When can I have one?

Arksen has sufficient funding to build the first boat on spec but is already discussing orders with potential buyers. Prices start at £4.5million ex VAT for the Arksen 70 rising to £8.5m for the Arksen 100. 1% of its annual sales will be donated to environmental causes.


  1. Q Yachts

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The helm is just as clean and elegant as the design of the long, slender hull

The Q30 is perhaps the closest thing yet to the gentleman’s launch of the future. Designed and built in Finland with a long, slender 9.3m hull and a modern, minimalist Scandinavian aesthetic, it uses a proven Oceanvolt electric drive system to slip silently along.

What makes it special?

Rather than attempt to create a high-performance electric sportsboat with all the limitations of speed and range that implies, Q-Yachts has focused on building an elegant, efficient and useable day boat for rivers, harbours and coastal waters.

With a cruising speed of 9 knots, a fast cruise of 14 knots and a claimed range of 42nm and 22nm respectively (double that if you opt for the 60kWh battery pack), it’s perfect for day trips. And because the entire drivetrain is supplied by Oceanvolt, it should work seamlessly together.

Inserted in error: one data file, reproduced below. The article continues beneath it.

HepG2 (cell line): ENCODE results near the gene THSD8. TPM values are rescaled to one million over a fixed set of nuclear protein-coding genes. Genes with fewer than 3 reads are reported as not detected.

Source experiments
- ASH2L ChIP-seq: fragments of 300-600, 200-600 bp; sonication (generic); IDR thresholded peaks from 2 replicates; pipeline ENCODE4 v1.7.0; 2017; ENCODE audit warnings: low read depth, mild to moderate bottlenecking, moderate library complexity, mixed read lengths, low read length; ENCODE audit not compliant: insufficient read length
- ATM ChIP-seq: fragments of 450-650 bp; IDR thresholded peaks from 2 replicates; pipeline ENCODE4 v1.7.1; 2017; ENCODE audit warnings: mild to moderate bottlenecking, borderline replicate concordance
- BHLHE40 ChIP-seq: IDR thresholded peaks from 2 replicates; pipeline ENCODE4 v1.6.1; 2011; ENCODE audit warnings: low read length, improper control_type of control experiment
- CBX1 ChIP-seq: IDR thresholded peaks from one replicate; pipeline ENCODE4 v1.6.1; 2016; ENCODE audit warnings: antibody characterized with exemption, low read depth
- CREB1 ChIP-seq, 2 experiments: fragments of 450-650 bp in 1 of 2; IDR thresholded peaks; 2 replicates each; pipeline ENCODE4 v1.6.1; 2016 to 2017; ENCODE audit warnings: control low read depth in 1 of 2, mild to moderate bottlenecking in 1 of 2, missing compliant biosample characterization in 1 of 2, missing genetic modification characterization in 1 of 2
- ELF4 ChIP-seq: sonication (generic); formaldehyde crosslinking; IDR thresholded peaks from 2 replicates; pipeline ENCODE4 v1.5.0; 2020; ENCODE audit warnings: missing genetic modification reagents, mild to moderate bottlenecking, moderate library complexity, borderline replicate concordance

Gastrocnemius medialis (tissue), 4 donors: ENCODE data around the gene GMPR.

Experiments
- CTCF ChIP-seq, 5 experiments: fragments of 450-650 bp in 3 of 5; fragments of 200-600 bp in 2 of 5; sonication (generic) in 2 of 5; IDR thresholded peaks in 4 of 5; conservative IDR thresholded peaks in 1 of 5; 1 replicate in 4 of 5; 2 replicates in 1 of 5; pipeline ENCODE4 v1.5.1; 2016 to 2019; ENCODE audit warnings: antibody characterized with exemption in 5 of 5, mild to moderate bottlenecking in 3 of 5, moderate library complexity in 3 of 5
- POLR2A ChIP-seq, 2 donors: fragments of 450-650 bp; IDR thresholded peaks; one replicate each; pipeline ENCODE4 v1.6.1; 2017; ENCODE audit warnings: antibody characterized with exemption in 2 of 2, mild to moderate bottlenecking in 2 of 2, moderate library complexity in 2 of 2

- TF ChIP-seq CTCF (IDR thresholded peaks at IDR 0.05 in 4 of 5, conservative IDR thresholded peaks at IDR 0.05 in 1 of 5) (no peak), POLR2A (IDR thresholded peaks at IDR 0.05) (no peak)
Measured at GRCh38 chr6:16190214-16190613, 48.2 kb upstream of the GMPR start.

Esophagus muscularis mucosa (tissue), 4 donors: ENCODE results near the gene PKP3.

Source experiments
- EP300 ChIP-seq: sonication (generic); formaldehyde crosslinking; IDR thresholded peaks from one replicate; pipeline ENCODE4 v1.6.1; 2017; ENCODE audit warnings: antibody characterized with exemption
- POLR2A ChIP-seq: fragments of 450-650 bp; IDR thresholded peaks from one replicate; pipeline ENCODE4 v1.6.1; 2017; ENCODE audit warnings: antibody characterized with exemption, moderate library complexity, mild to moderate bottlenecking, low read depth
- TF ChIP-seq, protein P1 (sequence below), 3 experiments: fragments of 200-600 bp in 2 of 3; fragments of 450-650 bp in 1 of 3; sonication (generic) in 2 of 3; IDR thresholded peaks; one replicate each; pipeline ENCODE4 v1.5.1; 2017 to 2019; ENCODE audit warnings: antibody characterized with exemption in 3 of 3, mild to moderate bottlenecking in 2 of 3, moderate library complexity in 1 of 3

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Charging from 5% to 95% takes 13 hours and the batteries are rated for 500 cycles with minimal loss. As Q-Yachts points out if you discharged it fully 50 times a year (the equivalent of 2,000nm/220 hours at 9 knots) the batteries should last at least 10 years and retain 80% of their capacity. You can also fit a 2kW petrol range extender if required. A cuddy cabin with a vee-berth and under-seat toilet makes overnighting possible and the whole boat is trailable.

When can I have one?

The first boats have already been delivered and crucially for British customers, Wessex Boats (the UK importer for Targa and Marex) is representing them in the UK. The boat comes with a two-year warranty and prices start at €183,000 ex VAT and delivery.